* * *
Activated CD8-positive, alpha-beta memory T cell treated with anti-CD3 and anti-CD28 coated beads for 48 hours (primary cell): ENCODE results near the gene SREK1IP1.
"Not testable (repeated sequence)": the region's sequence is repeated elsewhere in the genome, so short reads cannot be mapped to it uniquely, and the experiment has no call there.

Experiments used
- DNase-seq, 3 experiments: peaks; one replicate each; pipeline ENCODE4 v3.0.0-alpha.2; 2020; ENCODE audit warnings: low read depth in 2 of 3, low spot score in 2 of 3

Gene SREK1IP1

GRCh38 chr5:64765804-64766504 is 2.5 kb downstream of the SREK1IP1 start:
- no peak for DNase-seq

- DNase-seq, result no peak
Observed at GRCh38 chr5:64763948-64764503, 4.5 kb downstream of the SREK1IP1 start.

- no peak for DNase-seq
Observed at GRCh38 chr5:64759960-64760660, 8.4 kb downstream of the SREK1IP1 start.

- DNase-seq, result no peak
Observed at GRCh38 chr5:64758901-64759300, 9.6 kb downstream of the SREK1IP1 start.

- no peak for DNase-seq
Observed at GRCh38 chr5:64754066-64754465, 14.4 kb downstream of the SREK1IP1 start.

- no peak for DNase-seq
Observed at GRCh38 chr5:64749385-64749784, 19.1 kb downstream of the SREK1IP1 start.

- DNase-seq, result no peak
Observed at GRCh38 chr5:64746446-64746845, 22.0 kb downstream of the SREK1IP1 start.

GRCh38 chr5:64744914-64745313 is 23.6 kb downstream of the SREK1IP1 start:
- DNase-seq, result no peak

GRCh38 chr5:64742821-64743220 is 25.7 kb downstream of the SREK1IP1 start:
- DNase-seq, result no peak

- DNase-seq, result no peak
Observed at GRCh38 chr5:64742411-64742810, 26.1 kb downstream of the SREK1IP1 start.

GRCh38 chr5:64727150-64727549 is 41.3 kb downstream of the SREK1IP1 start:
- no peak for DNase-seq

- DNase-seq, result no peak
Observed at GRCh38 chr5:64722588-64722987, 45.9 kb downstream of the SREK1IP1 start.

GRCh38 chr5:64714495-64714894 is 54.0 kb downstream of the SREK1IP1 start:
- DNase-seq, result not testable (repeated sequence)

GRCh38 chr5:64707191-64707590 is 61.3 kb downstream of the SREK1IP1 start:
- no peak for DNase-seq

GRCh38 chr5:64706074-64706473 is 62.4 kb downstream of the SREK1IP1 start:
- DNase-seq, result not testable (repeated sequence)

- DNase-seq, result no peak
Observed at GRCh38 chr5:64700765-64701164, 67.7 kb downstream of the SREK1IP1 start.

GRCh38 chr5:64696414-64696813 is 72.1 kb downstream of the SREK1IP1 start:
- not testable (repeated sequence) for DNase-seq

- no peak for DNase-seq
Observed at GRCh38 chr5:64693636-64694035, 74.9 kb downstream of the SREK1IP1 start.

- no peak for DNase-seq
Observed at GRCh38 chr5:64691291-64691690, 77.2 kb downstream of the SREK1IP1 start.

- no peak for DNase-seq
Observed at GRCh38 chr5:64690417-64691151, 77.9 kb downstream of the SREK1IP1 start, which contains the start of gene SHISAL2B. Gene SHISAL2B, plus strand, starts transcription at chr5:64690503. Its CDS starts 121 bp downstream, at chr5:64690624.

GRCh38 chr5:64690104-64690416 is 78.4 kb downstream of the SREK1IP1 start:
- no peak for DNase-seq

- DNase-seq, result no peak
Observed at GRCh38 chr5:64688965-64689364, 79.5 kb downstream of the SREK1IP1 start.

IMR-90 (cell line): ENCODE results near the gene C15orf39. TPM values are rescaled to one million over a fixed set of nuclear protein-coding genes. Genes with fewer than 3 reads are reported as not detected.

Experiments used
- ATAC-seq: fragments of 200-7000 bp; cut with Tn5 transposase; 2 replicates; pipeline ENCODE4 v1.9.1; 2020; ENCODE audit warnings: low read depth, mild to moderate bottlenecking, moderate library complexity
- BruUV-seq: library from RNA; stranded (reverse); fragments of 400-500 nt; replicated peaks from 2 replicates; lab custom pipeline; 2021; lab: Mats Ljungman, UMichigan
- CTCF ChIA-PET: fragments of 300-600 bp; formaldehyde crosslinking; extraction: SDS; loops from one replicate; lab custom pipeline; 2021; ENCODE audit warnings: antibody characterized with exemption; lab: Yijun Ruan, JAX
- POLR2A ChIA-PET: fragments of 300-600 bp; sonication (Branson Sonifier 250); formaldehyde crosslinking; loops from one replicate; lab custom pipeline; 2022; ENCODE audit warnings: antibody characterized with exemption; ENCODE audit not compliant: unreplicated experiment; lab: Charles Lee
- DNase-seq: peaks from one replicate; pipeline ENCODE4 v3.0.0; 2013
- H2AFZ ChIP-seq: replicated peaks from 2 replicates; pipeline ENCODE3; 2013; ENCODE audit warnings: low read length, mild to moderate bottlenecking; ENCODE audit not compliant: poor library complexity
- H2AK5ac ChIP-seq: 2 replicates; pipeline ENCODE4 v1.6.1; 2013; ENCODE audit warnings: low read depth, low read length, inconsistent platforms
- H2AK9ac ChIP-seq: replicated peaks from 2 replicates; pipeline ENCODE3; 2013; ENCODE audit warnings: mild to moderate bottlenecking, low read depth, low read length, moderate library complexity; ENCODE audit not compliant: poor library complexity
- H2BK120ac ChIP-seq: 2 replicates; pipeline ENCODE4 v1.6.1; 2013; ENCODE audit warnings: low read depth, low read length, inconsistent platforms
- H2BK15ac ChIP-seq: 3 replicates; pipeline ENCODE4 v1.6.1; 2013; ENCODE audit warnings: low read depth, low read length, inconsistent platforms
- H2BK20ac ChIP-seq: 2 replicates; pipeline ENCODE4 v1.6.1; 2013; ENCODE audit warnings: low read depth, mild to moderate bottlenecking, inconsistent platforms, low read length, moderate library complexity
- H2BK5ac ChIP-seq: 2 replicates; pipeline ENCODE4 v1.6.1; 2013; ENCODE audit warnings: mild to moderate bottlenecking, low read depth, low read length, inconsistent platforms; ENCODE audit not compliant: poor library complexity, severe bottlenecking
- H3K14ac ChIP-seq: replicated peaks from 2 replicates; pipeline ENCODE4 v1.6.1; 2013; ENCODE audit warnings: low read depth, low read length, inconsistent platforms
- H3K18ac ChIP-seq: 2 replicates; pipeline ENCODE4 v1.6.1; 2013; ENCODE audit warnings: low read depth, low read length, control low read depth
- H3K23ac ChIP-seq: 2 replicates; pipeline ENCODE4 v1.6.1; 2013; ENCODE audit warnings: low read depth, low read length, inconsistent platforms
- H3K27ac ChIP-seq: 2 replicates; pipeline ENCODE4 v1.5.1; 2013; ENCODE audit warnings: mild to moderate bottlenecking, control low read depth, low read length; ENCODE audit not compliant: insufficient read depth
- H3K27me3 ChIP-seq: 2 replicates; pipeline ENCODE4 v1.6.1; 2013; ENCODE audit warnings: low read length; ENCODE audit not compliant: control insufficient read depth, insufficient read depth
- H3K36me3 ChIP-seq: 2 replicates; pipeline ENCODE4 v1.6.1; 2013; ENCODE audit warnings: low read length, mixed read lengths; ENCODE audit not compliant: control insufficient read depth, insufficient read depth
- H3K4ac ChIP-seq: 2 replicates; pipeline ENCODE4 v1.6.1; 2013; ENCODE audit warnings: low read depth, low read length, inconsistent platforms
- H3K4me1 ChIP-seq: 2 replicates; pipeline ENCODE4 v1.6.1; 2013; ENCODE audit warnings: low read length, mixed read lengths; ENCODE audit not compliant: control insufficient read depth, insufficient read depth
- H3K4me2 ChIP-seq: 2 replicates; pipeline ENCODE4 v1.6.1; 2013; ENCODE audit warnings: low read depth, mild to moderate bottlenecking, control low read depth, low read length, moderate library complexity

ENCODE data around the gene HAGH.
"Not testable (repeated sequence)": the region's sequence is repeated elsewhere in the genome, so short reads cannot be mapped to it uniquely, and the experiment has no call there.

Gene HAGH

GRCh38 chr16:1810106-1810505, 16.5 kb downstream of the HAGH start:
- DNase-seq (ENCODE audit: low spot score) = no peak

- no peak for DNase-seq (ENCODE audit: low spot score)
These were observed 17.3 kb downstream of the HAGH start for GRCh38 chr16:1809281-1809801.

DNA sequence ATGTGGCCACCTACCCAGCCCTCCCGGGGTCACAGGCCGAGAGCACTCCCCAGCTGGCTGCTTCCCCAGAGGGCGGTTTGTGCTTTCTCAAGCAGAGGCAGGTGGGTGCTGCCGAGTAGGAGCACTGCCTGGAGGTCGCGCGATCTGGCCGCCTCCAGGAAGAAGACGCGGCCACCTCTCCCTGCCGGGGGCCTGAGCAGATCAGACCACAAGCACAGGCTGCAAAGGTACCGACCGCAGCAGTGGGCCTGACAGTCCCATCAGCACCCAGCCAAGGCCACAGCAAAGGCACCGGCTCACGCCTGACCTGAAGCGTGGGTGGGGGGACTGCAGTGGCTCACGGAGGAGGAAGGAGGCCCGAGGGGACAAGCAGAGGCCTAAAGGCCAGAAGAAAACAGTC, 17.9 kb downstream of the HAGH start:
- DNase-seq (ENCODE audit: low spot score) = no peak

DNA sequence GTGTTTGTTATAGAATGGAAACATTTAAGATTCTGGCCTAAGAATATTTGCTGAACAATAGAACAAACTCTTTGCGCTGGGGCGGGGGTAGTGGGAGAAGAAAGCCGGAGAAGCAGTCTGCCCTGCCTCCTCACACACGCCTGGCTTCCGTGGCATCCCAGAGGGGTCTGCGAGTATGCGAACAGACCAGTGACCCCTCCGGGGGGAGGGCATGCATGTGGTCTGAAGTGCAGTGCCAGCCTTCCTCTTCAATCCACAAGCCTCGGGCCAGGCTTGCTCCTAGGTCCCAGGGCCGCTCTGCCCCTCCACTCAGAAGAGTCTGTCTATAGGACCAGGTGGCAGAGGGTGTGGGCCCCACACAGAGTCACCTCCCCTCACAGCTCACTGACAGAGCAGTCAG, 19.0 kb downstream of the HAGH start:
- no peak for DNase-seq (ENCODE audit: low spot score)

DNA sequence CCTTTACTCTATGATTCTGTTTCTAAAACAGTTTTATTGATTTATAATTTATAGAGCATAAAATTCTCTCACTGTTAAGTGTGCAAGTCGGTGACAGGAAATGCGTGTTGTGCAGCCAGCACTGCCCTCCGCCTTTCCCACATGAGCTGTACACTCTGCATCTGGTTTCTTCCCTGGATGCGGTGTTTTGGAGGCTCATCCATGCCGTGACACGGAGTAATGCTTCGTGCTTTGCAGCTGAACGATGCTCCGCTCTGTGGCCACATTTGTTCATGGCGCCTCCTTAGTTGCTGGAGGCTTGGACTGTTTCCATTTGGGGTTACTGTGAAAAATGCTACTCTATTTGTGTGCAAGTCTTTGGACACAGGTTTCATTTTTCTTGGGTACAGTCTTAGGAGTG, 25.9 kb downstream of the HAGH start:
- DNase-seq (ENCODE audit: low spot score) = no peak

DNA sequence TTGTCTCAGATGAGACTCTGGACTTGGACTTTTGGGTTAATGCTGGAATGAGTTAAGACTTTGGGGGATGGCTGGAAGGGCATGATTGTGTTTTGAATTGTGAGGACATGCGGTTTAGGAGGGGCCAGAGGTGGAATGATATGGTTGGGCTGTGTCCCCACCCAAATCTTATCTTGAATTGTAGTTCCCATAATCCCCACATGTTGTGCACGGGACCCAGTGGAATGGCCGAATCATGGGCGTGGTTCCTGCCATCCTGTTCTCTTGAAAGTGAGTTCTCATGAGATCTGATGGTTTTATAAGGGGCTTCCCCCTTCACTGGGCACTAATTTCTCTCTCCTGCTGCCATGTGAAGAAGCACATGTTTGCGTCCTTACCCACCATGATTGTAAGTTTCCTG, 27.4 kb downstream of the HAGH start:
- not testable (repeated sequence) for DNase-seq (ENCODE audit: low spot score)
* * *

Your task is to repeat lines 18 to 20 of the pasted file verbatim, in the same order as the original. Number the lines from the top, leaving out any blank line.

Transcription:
- DNase-seq, result no peak
Observed at GRCh38 chr5:64746446-64746845, 22.0 kb downstream of the SREK1IP1 start.

GRCh38 chr5:64744914-64745313 is 23.6 kb downstream of the SREK1IP1 start: